Books

Death-defying acts and the dark side of the circus

23 June 2018

9:00 AM

23 June 2018

9:00 AM

In 2013 Tessa Fontaine joined up with the World of Wonders, a circus sideshow that travels around the United States each year displaying sword-swallowers, human-headed spiders, snake-charmers and fire-eaters to a marvelling/cynical public. Sideshows, as Fontaine writes, ‘are where people come to see public displays of their private fears’, and to probe their disgust reflexes and their yearnings. Here, too, they come to tread the line between relinquishing themselves to magic and uncovering, once and for all, the trick.

Yet as Fontaine discovers in her first flame-eating lesson, the trick is simply that there is no trick. Flame-eaters get burnt; sword-swallowers die of wounds inflicted by carelessly inserted blades. If you see pain, there is pain — or did you imagine that the show people were a special breed who feel nothing when they hammer nails up their noses? The only way is to feel the pain and fear and to overcome it. ‘Wow,’ says her flame-eating teacher, impressed: ‘You don’t have many instincts for self-preservation.’

Why do people do it? In Fontaine’s case, it was the result of a private tragedy. Two years previously, her mother had suffered a catastrophic stroke. Two years of slow steps towards recovery followed by fits and fevers that obliterated all her progress, of the family being repeatedly summoned to her bedside to say their last words. For her daughter, this ghastly emotional rollercoaster (sorry) was exacerbated by guilt at their difficult relationship. When her stepfather decided to take her mother on a longed-for holiday to Italy, Fontaine was convinced that her mother wouldn’t survive the trip. So she ran away to the circus.


The sinister side of the sideshow, to my mind, is not so much the car-crash voyeurism as the sense one has of applauding and rewarding self-harm; and it’s certainly true that some very damaged people pass through the tentflaps of the World of Wonder. The circus has traditionally been a sanctuary for outsiders and misfits, but on the wall of the truck is a long list of names of those who ‘can’t hack it’. Physical toughness is required to survive a season on the road, with its 17-hour days of manual labour followed by shows. Yet it’s the psychological toughness that singles out those who will make it. In Fontaine’s case, the World of Wonder provides her with a strange, dramatised space to process her loss and to transform herself.

Joan Didion’s magical thinking is here in abundance — this is a summer of plea-bargaining with the gods: If I’m brave, as brave as my mother has always been, if I do all these things I’m terrified of, then surely she’ll live… The pain of scorching her own face, of setting her arms alight, exorcises the helplessness Fontaine feels at her mother’s suffering. Her terror of feeling the squeeze of a boa constrictor around her neck is more bearable than the fear of her mother’s death. The adrenaline surge of each performance echoes the horrible ups and downs of two years of ambulances and last words — yet here each panic ends in applause, delighted crowds and children speechless with wonder. In a way it’s a sort of penance, the burden of bereavement become physical. More powerfully, however, it’s a glorious, sequinned affirmation of life and vitality. The World of Wonder defies death, one show at a time.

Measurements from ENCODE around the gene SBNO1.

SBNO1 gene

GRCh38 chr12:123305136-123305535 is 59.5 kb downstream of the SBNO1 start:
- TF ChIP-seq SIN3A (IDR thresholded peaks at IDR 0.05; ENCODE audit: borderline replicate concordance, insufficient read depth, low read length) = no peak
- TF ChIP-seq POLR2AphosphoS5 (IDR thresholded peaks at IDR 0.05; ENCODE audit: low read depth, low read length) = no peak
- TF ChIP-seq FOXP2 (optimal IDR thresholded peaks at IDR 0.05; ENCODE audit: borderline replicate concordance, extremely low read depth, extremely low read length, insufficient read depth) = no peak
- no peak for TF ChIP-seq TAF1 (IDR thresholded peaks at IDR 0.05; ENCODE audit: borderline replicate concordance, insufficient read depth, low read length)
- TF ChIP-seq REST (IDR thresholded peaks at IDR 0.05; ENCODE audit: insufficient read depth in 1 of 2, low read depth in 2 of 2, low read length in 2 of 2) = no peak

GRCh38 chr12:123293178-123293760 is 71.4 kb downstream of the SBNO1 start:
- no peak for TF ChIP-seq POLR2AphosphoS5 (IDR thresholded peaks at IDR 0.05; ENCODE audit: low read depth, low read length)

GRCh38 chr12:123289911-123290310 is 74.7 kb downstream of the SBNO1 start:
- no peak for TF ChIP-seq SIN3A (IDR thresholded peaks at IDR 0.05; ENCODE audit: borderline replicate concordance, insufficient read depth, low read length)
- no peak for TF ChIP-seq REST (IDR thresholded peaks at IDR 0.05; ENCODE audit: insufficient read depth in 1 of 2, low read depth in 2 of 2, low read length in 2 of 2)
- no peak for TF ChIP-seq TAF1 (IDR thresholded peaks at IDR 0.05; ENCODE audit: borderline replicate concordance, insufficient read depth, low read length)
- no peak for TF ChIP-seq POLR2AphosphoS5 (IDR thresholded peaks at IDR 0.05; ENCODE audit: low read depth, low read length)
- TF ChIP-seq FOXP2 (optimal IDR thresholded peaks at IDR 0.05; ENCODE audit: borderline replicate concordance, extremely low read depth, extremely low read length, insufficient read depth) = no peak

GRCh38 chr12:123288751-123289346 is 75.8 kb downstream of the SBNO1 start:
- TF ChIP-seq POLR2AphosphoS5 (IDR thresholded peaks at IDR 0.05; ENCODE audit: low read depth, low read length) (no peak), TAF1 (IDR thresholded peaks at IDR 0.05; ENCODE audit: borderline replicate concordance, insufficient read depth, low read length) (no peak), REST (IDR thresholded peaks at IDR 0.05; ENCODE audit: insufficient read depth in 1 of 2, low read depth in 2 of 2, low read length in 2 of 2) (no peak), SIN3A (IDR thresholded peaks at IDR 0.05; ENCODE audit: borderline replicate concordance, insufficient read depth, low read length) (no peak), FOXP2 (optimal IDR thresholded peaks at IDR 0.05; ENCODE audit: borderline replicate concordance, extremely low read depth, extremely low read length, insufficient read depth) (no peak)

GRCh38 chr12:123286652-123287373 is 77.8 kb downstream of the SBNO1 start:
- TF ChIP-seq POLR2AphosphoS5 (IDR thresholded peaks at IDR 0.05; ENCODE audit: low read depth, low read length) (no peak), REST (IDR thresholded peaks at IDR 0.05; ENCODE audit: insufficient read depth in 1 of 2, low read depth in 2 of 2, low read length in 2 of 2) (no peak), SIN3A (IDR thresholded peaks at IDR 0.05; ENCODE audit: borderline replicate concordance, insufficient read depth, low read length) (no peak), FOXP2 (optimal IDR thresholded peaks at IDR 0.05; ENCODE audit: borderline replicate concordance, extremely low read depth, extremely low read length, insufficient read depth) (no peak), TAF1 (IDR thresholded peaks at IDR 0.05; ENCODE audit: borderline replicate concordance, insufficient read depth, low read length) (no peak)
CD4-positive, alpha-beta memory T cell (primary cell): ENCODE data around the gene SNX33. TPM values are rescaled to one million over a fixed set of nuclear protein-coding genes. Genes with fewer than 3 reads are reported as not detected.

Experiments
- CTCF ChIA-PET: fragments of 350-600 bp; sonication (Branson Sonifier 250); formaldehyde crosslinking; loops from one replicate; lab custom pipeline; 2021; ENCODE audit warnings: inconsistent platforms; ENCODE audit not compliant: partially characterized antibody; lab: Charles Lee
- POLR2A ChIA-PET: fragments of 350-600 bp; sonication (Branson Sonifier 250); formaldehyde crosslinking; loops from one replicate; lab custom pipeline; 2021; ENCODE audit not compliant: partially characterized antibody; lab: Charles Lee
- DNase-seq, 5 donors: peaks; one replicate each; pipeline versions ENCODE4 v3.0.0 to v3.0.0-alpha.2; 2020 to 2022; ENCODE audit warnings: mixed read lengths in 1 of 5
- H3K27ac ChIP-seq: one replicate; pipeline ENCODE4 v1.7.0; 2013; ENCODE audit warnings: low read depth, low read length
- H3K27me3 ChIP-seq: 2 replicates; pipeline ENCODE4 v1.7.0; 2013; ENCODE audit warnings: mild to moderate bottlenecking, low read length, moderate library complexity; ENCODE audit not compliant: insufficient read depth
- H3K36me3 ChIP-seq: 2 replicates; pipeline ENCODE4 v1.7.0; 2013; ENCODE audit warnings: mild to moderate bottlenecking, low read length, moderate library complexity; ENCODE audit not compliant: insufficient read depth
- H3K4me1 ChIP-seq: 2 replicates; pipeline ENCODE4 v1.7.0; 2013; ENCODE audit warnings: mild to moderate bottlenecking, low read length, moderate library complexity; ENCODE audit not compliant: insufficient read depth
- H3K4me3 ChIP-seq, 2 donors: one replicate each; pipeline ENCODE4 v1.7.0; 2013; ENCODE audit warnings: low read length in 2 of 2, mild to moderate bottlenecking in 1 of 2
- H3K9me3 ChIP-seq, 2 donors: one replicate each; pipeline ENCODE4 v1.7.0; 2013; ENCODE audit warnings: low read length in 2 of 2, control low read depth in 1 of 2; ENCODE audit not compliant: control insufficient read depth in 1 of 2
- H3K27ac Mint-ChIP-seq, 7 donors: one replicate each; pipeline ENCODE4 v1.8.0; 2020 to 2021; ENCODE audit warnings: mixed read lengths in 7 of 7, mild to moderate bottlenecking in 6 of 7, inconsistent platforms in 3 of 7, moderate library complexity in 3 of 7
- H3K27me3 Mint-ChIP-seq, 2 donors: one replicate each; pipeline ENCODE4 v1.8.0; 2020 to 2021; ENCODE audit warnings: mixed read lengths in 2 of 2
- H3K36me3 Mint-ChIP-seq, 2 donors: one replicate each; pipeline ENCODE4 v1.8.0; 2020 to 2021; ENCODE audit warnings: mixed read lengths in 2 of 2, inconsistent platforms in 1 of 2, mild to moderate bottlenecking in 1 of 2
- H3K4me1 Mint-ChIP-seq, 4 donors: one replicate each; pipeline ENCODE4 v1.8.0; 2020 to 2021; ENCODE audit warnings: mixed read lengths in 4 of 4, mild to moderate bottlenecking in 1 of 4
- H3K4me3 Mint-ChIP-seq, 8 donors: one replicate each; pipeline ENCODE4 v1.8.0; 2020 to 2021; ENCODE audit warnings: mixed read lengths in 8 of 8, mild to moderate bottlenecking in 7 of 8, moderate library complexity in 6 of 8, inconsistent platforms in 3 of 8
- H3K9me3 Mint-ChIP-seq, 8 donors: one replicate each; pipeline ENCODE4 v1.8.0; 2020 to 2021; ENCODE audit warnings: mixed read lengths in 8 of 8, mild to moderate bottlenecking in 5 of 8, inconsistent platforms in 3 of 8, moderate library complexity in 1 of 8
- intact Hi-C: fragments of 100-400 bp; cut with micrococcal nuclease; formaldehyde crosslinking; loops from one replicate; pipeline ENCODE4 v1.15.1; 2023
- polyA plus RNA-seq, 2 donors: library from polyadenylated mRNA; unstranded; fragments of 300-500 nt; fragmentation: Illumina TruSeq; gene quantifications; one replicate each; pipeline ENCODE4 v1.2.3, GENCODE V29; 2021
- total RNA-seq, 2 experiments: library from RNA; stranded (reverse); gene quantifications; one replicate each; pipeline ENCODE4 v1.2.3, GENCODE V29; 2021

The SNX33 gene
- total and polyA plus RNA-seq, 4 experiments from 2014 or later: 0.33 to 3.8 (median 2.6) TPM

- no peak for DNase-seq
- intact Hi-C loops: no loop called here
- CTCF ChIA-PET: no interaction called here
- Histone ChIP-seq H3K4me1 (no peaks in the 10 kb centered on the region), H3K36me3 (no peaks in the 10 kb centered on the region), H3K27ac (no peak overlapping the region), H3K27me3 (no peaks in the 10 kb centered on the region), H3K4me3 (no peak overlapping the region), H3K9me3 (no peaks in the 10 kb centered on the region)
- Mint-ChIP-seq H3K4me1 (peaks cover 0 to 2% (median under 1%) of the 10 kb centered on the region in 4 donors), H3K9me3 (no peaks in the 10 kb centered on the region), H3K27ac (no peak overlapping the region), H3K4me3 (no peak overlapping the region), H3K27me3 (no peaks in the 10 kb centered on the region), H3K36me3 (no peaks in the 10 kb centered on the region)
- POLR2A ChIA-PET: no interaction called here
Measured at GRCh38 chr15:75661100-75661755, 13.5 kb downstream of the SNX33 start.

Fontaine herself (stage name: Mimi L’Amour) comes across endearingly; a squeaky-clean literature graduate, she says: ‘So they’ve noticed how hard I’m working!’ when she is given the vile jobs no one else wants. There are rather too many one-sentence paragraphs, and remarks such as ‘new worlds call for new yous’ and ‘two women choosing to be awake in the world’ for me to agree with Publishers’ Weekly’s verdict that the book is beautifully written.

By the end of the summer, however, she has passed through a whole series of impressive initiation rites, including being eaten by a papier mâché monster and getting into a fight with another show girl. At last two climactic moments coincide: she plays the Electric Woman who lights up lightbulbs with her teeth, and her mother in her wheelchair returns from Italy in time to watch her. It’s a genuinely touching denouement to this original debut. Somewhere in the US, on the back wall of a clapped-out World of Wonders truck, you’ll find the ultimate accolade: ‘Tessa hacked it.’

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